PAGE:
Maniacal Eastern caterer Fuad Ramses limps about Miami, killing young women and carrying off certain of their body parts to the back of his store, where he has set up a makeshift shrine to the Egyptian goddess Ishtar. The amputated parts will serve as his Blood Feast, an ancient rite that will gain him... something or other. The authorities - both of them - are baffled! A Playmate tries to act! Dogs and cats living together! Mass hysteria!
Come on, no one is going to watch Blood Feast for the story. They're here for the gore, as this movie is identifiably the first, the grandpappy of all gore films. While the story and the acting are risible in the extreme (except for star William Kerwin - he's better than he needs to be), the gore effects have a primitive, gleeful sloppiness to them that can be pretty disturbing. If you want to see a piece of history, where it all began, then you should see Blood Feast. If you're hosting a Bad Movie Night and your guests can withstand the gore, then you should see Blood Feast. But if you want to see a good horror movie with good acting, compelling story and even average production values, you should look elsewhere. Disney, perhaps.
This is absolutely no reason for this movie to look this good. For the most part, this pressing of Blood Feast looks like it was filmed last week, not nearly forty years ago. Colors are bright, the picture is clear - though grain crops up in some night scenes - the quality is simply wonderful to behold. In fact, the movie looks just a little *too* good - for instance, it is more obvious than ever before that villain Ramses' gray hair is achieved by dint of white shoe polish. There is some occasional dust spotting, but Good Lord! Did they have this thing stored in a vacuum?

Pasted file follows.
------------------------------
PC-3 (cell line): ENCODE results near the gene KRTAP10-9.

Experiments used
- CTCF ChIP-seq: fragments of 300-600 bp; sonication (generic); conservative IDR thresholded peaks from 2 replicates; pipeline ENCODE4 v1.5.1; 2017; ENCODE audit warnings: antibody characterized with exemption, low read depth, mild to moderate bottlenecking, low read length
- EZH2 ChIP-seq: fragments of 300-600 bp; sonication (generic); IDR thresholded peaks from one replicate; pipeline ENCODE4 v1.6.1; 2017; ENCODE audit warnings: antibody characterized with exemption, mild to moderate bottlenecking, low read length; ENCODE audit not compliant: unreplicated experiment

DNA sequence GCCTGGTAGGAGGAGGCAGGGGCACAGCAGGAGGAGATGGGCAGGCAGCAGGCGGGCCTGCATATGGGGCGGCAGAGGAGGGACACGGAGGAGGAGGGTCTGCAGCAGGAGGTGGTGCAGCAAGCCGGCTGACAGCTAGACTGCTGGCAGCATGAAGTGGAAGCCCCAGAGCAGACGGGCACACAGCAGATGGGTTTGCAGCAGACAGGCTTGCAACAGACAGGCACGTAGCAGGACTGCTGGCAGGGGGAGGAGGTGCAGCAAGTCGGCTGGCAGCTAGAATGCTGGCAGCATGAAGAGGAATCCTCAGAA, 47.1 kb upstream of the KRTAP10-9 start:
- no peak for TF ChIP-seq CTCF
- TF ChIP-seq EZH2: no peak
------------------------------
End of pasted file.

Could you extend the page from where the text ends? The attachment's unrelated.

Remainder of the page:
This Special Edition does have some nice features. There's the theatrical trailer, with William Kerwin giving the famous, straight-to-the-camera, doctor-telling-you-to-lose-weight-serious spiel about small children and people with heart conditions leaving the theater for the next 90 seconds.
There is a fairly extensive gallery of promotional materials from various of the H.G.Lewis/David Friedman flicks, but these move through at their own rate, and how useful, really, is a shot of an entire page (or two) of a pressbook, which defies clear digital zooming? The occasional blow- ups of individual ads, when they happen, are quite welcome. There is also an astounding FORTY-SEVEN MINUTES of "Rare Outtakes". These are presented in no particular order, and worse yet, are silent, with music and dialogue from this and other Lewis films dubbed over. Some are interesting alternate angles or scenes of supposedly dead actresses unable to hold their breath; most however, are simply static dialogue shots where somebody apparently flubbed their line. I hung around for twenty minutes. Your mileage may vary.
An audio commentary track features director H.G. Lewis and producer David Friedman, with Something Weird Video's Mike Vraney acting as a moderator. The only bad thing about this track is that Vraney is better miked than Friedman, in fact his comments often run to the over-modulated end of the sound spectrum. Past that, Vraney doesn't have to prod much, as Lewis and Friedman are both born raconteurs with a ton of interesting stories each. I hope the other Blood Trilogy DVDs that Something Weird is producing (Two Thousand Maniacs! and Color Me Blood Red) have commentary tracks of similar quality, though with better sound control.
My favorite extra, though (because it is the most perverse) is the inclusion of an educational film, Carving Magic. "Home Economist Extraordinaire Martha Logan" fills us in on the proper way to carve meat from "the five meat groups". It's here because it features Blood Feast star William Kerwin (and pre-fame Harvey Korman!) as the poor schlub whose mangling of the dinner turkey are the stuff of legend until Martha puts him right. This period piece is a vegetarian's nightmare, with its long, loving close-ups of huge slabs of protein, always with a over-generous helping of fat clinging to it. You will feel your arteries begin to slam shut in sympathy; but just keep repeating: "It's only a movie... only a movie... only a movie..."
Dr. Freex, 5/25/00